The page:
Tag Archives: Isle of Tiree

On Gaelic as (non)trivia

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Hello a chairdean,

I am sure it was not intended in this way but the signposting of Gaelic as ‘trivia’ in the Tirisdeach is sending out a very poor message indeed, especially on an island that essentially exists in a Gaelic isolation as the last cornerstone of the language in Argyll.

I would have thought a swift response in both languages would be appropriate.

Le meas MA

Mary Ann Kennedy

 

Dear Editor

I am very sorry that I should have to write to you in these terms. As a native of Tiree, and also a prime mover in the establishing of Bord na Gaidhlig and the Gaelic Language (Scotland) Act of 2005, I feel particularly strongly about your unfortunate ‘error of judgement’. It reflects, potentially and by implication, on myself and others who have done our utmost to maintain the Gaelic language across the years and in very difficult circumstances.

May I suggest, please, that the Tiree Development Trust and ‘An Tirisdeach’ should consider the newsletter’s editorial policy on Gaelic as a matter of some urgency? Might you even think of providing a paragraph of Gaelic in every newsletter, for the benefit of those who are trying to learn the language, as well as for the benefit of the island’s Gaelic speakers?

I would suggest too that it is a little unwise to entitle a page of this newsletter ‘Tiree Trivia’, whatever the language. Sooner or later, the validity of the title, relative to a particular item, will be disputed by someone. What is ‘trivial’ to one person may not be ‘trivial’ to another!

On a happier note, may I say how much I appreciate the brighter and better format of ‘An Tirisdeach’? That aspect of the newsletter has improved immeasurably, compared with its drab format a year (or less) ago. Well done!

Professor Donald Meek

Dear Mary Ann & Professor Meek

When the Trust approached An Tirisdeach to have a regular Gaelic saying featured in An Tirisdeach, it was embraced wholeheartedly. The suggestion of placing the article on the Tiree Trivia Page was in no way intended to upset or demean the Gaelic Language and speakers.

The situation of the phrase was chosen as An Tirisdeach is aware that many readers enjoy this page and considered it somewhere to showcase the language so many are trying to preserve with the intention that it may encourage more readers to try learning something new in a fun way.

Two actions have been taken as a result of the above articles,

1. The Trivia Page has been re-named “Fun Puzzle Page”

2. The Gaelic Phrase will be situated somewhere else in An Tirisdeach

Please accept my sincere apologies for the obvious upset this has caused not only to you but many others in the Gaelic speaking community. Regretfully I cannot reply in Gaelic as although I would like to, I do not speak the language..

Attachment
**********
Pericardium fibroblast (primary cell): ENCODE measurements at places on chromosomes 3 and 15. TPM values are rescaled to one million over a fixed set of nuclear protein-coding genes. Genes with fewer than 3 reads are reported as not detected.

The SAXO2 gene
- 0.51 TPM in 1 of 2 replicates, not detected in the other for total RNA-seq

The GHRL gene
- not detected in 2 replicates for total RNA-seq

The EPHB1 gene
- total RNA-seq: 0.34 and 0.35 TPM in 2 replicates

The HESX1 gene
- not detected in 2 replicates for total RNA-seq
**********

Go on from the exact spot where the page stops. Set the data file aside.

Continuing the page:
Lyn Bryce, Editor

Senior Citizens party In Style

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On Saturday evening a beautifully festive An Talla was the venue for the best party night of the year. Over a hundred happy and expectant citizens turned up for their Christmas Party and they were not disappointed.

A complimentary drink started off the night followed by Rev Alan Millar saying grace before Alasdair Straker, Balemartin cut the beautiful cake.

Josie and her team came up trumps again with the most delicious three course Christmas meal followed by coffee and cake. Crackers cracked, colourful hats were worn and there was some hilarity as jokes were shared and some tables even played Charades. Carols were sung after dinner and then entertainment was provided by Bernard Smith singing two beautiful Gaelic songs.

Santa arrived to Jingle Bells and he was also a complete entertainment package as he danced around the hall and teased the recipients of his presents, even comparing beards with one happy gentleman. Patricia Sharp donated a beautiful painting which raised over £300 in a raffle and was won by Sue Bottomley. Proceedings continued with dancing and games. During Pass the Parcel we found out among other things, which ladies had the longest painted nails and the nicest perfume and which gents had the sexiest smile and most beautiful hands.

Huge thanks of appreciation must go to The Parties Committee who organise this wonderful event helped by the An Talla Committee, bus drivers and many volunteer helpers. As you will see from the pictures there was a new Elf in the kitchen this year and he did a great job we hear!

TMF Named UK’s Best Small Festival

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The multi-award winning Tiree Music Festival has now been hailed the ‘Best Small Event’ at the prestigious UK Event Awards at Grosvenor House, London.